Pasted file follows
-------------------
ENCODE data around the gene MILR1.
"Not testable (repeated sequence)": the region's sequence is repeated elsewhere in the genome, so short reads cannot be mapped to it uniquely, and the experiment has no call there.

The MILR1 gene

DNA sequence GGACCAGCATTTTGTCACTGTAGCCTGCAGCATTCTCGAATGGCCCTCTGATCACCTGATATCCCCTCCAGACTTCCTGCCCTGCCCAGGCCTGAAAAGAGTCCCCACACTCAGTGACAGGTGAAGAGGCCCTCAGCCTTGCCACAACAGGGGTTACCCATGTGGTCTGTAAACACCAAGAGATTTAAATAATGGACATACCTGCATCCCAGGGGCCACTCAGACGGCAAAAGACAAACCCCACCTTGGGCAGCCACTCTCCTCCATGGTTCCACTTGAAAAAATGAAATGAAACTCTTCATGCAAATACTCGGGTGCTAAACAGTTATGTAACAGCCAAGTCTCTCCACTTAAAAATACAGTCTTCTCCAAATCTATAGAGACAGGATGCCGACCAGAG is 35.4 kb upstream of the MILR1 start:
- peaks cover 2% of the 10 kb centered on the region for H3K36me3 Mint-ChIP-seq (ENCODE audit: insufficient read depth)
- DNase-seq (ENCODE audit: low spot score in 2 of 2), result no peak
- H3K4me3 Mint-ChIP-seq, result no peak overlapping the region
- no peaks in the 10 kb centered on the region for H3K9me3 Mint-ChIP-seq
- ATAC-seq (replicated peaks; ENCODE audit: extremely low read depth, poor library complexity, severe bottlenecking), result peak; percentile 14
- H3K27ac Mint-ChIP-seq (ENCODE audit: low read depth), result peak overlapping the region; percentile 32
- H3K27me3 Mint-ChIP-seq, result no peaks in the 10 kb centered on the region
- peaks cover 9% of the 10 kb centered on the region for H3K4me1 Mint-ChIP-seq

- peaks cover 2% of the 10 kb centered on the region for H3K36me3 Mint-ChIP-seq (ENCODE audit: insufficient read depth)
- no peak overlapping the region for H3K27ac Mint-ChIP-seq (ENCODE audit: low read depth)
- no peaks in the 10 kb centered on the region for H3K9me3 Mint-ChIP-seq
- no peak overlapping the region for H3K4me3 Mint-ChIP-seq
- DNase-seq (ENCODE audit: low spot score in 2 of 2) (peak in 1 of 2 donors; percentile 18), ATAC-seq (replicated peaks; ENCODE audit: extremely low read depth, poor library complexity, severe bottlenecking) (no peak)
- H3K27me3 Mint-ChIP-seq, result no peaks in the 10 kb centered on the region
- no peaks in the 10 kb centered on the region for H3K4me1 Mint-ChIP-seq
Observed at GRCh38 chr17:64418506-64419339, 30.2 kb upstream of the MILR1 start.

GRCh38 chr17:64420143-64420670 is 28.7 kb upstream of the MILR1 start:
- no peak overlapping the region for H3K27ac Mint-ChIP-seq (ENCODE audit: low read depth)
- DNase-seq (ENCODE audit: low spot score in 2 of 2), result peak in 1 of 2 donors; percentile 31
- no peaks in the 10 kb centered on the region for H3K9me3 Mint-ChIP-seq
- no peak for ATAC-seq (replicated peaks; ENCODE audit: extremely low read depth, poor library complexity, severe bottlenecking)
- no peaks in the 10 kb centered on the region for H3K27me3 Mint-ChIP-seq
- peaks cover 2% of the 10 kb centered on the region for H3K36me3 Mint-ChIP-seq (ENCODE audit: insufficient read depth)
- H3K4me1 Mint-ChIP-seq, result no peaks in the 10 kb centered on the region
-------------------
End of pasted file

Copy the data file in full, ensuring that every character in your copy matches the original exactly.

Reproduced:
ENCODE data around the gene MILR1.
"Not testable (repeated sequence)": the region's sequence is repeated elsewhere in the genome, so short reads cannot be mapped to it uniquely, and the experiment has no call there.

The MILR1 gene

DNA sequence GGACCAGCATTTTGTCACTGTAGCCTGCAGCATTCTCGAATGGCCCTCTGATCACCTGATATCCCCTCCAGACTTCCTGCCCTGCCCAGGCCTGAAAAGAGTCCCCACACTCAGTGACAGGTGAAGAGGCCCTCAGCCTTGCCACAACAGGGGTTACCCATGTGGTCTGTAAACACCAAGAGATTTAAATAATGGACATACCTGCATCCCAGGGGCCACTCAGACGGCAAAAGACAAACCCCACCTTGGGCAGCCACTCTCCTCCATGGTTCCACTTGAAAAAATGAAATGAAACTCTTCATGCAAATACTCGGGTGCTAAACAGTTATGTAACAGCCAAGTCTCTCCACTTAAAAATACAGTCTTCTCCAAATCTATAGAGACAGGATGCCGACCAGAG is 35.4 kb upstream of the MILR1 start:
- peaks cover 2% of the 10 kb centered on the region for H3K36me3 Mint-ChIP-seq (ENCODE audit: insufficient read depth)
- DNase-seq (ENCODE audit: low spot score in 2 of 2), result no peak
- H3K4me3 Mint-ChIP-seq, result no peak overlapping the region
- no peaks in the 10 kb centered on the region for H3K9me3 Mint-ChIP-seq
- ATAC-seq (replicated peaks; ENCODE audit: extremely low read depth, poor library complexity, severe bottlenecking), result peak; percentile 14
- H3K27ac Mint-ChIP-seq (ENCODE audit: low read depth), result peak overlapping the region; percentile 32
- H3K27me3 Mint-ChIP-seq, result no peaks in the 10 kb centered on the region
- peaks cover 9% of the 10 kb centered on the region for H3K4me1 Mint-ChIP-seq

- peaks cover 2% of the 10 kb centered on the region for H3K36me3 Mint-ChIP-seq (ENCODE audit: insufficient read depth)
- no peak overlapping the region for H3K27ac Mint-ChIP-seq (ENCODE audit: low read depth)
- no peaks in the 10 kb centered on the region for H3K9me3 Mint-ChIP-seq
- no peak overlapping the region for H3K4me3 Mint-ChIP-seq
- DNase-seq (ENCODE audit: low spot score in 2 of 2) (peak in 1 of 2 donors; percentile 18), ATAC-seq (replicated peaks; ENCODE audit: extremely low read depth, poor library complexity, severe bottlenecking) (no peak)
- H3K27me3 Mint-ChIP-seq, result no peaks in the 10 kb centered on the region
- no peaks in the 10 kb centered on the region for H3K4me1 Mint-ChIP-seq
Observed at GRCh38 chr17:64418506-64419339, 30.2 kb upstream of the MILR1 start.

GRCh38 chr17:64420143-64420670 is 28.7 kb upstream of the MILR1 start:
- no peak overlapping the region for H3K27ac Mint-ChIP-seq (ENCODE audit: low read depth)
- DNase-seq (ENCODE audit: low spot score in 2 of 2), result peak in 1 of 2 donors; percentile 31
- no peaks in the 10 kb centered on the region for H3K9me3 Mint-ChIP-seq
- no peak for ATAC-seq (replicated peaks; ENCODE audit: extremely low read depth, poor library complexity, severe bottlenecking)
- no peaks in the 10 kb centered on the region for H3K27me3 Mint-ChIP-seq
- peaks cover 2% of the 10 kb centered on the region for H3K36me3 Mint-ChIP-seq (ENCODE audit: insufficient read depth)
- H3K4me1 Mint-ChIP-seq, result no peaks in the 10 kb centered on the region